I might modify it further to point out these gatherings are often of 'white American business men,' not just any men. But I don't want to take away from this beautiful passage coming from someone who is as sought after a speaker as David.

I always hate when I stop paying attention to blogging just long enough for something tremendous to happen.

A belated thank you, David.

The Specks Vol 1

Shelley pretty much sums it up.
The Specks Vol 1
Originally uploaded by Burningbird.

QUICK! Get the to this conference. Web 1.0 Is Upon Us!

My God, I almost missed it again. I guess that's part of the allure of the Web 1.0 Conference. Retro is never out of style.

It's tomorrow, and I want to see every one of you in attendance and partying like it's 1998!

Mrs. Scoble Is Blogging!

Good stuff, good stuff! I only wonder how she managed to stay away from the party this long. Maybe was all of those long evenings watching Robert's brain nearly explode after dealing with some pissy commentor that has kept Myriam away until now. Anyway, it's always good to have the better half online. Well, maybe always good is an overstatement. Actually, yes, Robert, this could serve to add to your stress quotient. Nonetheless, WEEE!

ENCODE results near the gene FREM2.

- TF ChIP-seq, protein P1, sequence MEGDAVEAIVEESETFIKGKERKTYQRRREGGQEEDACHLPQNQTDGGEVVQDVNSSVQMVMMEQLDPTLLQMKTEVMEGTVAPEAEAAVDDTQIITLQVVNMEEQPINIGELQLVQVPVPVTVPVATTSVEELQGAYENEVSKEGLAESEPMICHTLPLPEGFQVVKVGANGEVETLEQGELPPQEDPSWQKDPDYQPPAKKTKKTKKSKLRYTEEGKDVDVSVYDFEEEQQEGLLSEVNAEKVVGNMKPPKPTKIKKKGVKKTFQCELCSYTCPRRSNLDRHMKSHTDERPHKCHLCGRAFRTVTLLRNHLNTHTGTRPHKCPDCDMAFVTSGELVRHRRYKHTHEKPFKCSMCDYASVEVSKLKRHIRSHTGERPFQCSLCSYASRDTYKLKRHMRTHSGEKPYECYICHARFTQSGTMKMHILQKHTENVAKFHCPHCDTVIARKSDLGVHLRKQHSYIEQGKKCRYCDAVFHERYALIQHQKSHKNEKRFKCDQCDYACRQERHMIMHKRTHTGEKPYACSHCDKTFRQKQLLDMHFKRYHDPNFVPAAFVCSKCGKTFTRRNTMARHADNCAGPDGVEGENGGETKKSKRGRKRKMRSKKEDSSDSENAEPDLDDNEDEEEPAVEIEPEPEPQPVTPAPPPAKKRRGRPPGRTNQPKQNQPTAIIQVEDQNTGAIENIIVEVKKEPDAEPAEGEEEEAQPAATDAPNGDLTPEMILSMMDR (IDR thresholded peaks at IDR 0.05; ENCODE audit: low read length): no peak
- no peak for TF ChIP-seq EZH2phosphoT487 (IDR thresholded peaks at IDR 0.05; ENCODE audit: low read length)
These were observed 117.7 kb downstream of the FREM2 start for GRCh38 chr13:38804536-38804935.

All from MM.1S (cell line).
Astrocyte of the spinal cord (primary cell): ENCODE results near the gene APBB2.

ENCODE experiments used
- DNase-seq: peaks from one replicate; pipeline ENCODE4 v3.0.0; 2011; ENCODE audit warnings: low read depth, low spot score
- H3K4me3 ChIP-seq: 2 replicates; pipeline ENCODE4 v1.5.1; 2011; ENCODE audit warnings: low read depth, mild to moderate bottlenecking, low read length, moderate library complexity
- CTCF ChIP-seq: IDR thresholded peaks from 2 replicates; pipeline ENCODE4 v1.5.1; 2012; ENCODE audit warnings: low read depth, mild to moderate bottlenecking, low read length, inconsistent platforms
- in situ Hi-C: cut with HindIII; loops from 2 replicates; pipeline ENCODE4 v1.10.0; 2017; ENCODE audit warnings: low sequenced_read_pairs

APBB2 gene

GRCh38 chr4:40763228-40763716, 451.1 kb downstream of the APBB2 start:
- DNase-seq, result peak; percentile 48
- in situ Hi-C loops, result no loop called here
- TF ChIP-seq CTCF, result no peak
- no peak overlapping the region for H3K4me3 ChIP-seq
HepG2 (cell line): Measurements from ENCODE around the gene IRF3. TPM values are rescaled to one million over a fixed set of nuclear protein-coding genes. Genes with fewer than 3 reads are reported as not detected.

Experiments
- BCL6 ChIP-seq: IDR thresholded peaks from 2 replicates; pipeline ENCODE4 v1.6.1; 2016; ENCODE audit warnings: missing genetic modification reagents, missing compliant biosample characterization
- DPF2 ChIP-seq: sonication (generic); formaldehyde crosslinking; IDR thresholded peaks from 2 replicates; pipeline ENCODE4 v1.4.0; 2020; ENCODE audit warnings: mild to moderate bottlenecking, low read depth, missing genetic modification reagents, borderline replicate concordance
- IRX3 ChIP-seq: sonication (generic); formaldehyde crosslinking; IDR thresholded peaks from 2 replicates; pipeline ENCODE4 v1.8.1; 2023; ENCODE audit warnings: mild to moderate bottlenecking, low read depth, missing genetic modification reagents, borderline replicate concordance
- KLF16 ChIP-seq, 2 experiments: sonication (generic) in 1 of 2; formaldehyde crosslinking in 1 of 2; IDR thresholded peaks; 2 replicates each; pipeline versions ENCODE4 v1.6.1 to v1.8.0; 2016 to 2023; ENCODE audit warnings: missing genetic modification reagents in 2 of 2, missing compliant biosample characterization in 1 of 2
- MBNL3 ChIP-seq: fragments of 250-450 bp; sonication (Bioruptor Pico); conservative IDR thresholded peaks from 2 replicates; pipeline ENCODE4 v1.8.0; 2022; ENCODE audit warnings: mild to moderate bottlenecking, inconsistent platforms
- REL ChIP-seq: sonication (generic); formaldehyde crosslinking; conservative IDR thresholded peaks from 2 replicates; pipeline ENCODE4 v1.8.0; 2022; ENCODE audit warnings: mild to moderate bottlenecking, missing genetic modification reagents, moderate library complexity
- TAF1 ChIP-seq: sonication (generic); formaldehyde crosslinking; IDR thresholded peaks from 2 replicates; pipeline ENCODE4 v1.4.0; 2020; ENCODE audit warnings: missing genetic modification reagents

Boy the way Glen Miller played
Songs that made the hit parade.
Guys like us we had it made,
Those were the days.
And you knew who you were then,
Girls were girls and men were men,
Mister we could use a man Like Herbert Hoover again.
Didn't need no welfare state,
Everybody pulled his weight.
Gee our old LaSalle ran great.
Those were the days.

October 03, 2005

I haven't been paying attention

Because I've been mourning the passing of that stellar scientist below, leader among leaders, pharmacologist among pharmacologists, man among men.

In other news, george sent me this link to a compfused clip, definitely not work safe folks, unless you use headphones, and so this has prolly been all around the internets, but I laughed out loud, and if I laughed out loud, then damnit, there is a chance you too will laugh out loud.

And most days, we can't ask for much more than that.

I introduce you to America's Biggest Dick.

thanks al.